Show-Progress -PercentComplete $Complete -Total $AllUsers.count -Activity "Setting Description" -RefreshInterval 5
Mass editing users from an OU

Mass editing users from an OU

The Show-Progress function ^

The complete code for the function is below. To have it available every time, you can include it in your PowerShell profile script or in a module.

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function Show-Progress {

    Displays the completion status for a running task.
    Show-Progress displays the progress of a long-running activity, task, 
    operation, etc. It is displayed as a progress bar, along with the 
    completed percentage of the task. It displays on a single line (where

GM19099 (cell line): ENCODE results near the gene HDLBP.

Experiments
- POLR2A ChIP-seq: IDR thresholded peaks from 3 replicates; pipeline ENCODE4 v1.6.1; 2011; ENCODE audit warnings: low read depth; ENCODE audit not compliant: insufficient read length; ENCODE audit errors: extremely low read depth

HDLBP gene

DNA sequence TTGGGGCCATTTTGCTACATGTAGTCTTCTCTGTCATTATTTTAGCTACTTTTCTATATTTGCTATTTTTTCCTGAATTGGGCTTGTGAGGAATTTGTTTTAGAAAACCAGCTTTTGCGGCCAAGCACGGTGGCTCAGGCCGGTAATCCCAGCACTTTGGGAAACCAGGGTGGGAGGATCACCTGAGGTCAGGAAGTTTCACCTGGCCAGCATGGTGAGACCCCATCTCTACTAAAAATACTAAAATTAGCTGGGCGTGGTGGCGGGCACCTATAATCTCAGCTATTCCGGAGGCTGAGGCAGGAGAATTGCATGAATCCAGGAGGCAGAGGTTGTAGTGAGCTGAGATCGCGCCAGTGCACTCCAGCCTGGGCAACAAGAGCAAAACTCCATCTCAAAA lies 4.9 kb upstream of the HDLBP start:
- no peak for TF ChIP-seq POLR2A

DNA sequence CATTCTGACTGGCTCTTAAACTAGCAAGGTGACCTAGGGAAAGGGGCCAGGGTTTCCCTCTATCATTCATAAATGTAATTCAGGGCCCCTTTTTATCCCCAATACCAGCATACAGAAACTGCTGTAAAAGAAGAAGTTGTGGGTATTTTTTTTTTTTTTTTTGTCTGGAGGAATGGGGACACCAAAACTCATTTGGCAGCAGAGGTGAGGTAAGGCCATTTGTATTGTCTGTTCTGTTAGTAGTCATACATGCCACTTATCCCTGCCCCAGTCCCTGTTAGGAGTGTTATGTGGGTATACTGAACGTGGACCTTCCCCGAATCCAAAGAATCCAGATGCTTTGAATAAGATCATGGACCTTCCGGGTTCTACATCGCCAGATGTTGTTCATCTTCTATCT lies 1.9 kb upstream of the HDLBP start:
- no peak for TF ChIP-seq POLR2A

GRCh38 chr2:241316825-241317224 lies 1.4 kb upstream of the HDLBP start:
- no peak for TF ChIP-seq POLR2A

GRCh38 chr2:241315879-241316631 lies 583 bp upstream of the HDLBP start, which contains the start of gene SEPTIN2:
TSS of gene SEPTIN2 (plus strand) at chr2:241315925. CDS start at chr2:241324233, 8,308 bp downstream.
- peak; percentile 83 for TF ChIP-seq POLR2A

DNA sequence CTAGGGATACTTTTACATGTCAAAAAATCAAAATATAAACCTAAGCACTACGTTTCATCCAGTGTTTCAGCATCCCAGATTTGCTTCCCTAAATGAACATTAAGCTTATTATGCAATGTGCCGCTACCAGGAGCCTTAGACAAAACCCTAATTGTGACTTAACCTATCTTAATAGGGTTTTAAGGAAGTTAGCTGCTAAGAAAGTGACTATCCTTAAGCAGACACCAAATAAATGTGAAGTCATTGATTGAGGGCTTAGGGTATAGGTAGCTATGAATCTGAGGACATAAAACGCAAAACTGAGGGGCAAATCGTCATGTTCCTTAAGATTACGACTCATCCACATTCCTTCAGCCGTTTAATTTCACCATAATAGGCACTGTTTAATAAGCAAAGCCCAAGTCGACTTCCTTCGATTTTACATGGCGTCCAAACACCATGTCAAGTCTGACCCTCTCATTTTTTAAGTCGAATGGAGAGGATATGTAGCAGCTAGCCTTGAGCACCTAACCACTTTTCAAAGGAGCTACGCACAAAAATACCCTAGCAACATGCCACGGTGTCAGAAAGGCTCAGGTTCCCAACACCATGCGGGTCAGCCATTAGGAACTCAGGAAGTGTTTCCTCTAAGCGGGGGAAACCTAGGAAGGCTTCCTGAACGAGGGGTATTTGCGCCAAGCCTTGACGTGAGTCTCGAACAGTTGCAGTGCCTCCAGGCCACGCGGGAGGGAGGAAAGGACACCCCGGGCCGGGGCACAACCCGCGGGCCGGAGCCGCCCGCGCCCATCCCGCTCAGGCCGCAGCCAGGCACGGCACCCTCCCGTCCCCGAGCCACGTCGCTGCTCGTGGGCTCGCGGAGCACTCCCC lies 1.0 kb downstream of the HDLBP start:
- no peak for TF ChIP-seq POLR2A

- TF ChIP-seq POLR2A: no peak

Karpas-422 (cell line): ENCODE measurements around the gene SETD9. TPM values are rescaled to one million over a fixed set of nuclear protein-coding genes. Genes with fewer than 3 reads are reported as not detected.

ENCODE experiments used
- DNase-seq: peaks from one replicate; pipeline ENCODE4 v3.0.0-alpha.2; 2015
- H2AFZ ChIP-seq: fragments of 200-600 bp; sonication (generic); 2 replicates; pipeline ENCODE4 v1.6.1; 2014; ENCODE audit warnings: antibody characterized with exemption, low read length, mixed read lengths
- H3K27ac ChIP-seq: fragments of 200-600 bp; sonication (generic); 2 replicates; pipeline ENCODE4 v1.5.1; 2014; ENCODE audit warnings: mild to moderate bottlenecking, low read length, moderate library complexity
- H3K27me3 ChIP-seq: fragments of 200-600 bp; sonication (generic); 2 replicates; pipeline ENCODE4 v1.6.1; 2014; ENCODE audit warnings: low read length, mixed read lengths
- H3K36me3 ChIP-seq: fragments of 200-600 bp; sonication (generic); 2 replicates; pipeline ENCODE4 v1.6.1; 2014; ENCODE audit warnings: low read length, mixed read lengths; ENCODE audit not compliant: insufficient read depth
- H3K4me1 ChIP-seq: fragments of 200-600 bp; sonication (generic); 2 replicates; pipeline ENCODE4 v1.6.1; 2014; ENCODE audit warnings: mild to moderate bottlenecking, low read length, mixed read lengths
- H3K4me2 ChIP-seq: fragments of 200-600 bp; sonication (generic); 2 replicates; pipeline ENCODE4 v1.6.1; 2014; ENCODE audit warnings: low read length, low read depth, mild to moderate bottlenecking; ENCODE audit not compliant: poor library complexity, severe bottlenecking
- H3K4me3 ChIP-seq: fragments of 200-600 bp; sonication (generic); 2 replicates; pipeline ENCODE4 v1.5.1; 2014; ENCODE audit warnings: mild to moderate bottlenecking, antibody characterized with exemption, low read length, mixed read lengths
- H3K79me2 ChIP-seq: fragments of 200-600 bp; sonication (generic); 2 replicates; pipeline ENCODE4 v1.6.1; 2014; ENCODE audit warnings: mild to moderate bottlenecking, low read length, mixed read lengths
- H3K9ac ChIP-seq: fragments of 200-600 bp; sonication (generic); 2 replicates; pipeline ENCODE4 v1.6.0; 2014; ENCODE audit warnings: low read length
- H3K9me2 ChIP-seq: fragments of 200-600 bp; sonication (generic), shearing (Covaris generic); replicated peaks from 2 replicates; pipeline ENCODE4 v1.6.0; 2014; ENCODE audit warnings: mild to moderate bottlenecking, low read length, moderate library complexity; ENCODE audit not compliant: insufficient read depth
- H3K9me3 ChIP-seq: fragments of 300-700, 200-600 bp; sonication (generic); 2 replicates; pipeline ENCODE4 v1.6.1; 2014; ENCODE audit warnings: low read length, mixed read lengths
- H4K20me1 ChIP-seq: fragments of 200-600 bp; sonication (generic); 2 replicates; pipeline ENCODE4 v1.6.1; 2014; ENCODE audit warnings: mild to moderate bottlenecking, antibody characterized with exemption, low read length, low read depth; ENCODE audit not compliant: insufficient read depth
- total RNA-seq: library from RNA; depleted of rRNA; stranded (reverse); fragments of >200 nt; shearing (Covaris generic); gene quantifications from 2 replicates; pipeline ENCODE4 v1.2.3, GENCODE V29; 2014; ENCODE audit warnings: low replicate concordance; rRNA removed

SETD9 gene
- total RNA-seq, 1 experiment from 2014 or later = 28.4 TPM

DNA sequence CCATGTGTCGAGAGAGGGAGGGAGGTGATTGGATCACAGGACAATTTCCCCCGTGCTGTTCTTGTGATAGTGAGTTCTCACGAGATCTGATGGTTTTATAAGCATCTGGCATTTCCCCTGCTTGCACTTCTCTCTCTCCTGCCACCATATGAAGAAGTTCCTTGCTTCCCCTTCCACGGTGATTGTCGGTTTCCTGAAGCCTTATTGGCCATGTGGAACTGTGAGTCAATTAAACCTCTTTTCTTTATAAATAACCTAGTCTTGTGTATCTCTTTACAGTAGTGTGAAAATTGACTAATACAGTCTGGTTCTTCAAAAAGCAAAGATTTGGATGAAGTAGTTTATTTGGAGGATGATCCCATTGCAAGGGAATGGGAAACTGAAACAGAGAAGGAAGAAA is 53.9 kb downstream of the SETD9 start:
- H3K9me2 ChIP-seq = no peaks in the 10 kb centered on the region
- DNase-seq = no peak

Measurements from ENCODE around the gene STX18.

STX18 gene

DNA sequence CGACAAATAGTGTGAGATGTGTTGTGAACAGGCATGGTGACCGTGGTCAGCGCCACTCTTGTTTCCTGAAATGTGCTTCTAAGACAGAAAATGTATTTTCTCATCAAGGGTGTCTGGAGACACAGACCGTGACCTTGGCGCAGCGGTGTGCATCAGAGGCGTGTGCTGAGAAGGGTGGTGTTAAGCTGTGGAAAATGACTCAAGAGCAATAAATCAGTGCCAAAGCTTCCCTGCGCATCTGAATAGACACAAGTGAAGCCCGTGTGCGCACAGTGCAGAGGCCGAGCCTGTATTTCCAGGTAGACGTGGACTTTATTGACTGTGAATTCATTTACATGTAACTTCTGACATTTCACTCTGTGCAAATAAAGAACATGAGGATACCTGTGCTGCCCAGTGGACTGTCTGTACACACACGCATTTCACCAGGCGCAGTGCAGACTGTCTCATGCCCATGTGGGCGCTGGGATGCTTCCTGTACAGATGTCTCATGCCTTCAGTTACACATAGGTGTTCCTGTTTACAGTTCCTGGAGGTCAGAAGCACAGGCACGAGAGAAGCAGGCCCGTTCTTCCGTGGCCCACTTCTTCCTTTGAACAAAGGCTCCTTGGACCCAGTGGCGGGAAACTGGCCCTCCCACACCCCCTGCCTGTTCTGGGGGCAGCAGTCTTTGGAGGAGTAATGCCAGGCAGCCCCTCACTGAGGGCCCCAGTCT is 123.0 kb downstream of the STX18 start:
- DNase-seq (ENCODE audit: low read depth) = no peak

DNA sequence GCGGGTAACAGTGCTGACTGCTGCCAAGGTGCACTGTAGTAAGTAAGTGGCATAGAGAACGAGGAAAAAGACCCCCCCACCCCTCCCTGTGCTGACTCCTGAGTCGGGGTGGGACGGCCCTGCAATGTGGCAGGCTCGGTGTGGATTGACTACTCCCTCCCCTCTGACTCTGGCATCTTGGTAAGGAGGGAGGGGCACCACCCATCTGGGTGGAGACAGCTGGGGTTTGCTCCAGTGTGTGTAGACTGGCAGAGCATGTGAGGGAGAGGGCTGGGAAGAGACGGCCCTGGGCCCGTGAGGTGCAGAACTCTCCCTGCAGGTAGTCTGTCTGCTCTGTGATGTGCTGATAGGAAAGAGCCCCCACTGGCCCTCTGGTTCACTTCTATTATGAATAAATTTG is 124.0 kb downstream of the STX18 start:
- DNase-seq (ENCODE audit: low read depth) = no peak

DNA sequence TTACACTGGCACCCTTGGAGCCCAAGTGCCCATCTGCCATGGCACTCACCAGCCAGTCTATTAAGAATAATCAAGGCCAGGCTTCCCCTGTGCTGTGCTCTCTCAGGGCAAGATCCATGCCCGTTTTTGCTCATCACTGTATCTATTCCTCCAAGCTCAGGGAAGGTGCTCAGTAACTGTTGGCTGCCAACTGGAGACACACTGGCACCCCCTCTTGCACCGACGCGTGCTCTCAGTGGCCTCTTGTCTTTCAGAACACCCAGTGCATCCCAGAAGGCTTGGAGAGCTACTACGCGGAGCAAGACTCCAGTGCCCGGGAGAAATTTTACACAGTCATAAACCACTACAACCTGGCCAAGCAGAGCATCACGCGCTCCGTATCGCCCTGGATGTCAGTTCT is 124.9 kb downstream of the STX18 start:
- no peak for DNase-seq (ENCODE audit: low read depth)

the cursor is located). As opposed to Write-Progress, it doesn't hide 
    the upper block of text in the PowerShell console.
    A label you can assign to the current task. Normally, you'd put a relevant 
    description of what you're trying to accomplish (like "Restarting computers", 
    or "Downloading Updates").
.PARAMETER PercentComplete
    Percentage to evaluate against the parameter total. It can be a number of 
    members processed from a collection, a partial download, the current number of 
    completed tasks, etc.
    This is the number to evaluate against. It can be the number of users in a 
    group, total number of bytes to download, total number of tasks to execute, etc.
.PARAMETER RefreshInterval
    Amount of time between two 'refreshes' of the percentage complete and update
    of the progress bar. The default refresh interval is 1 second.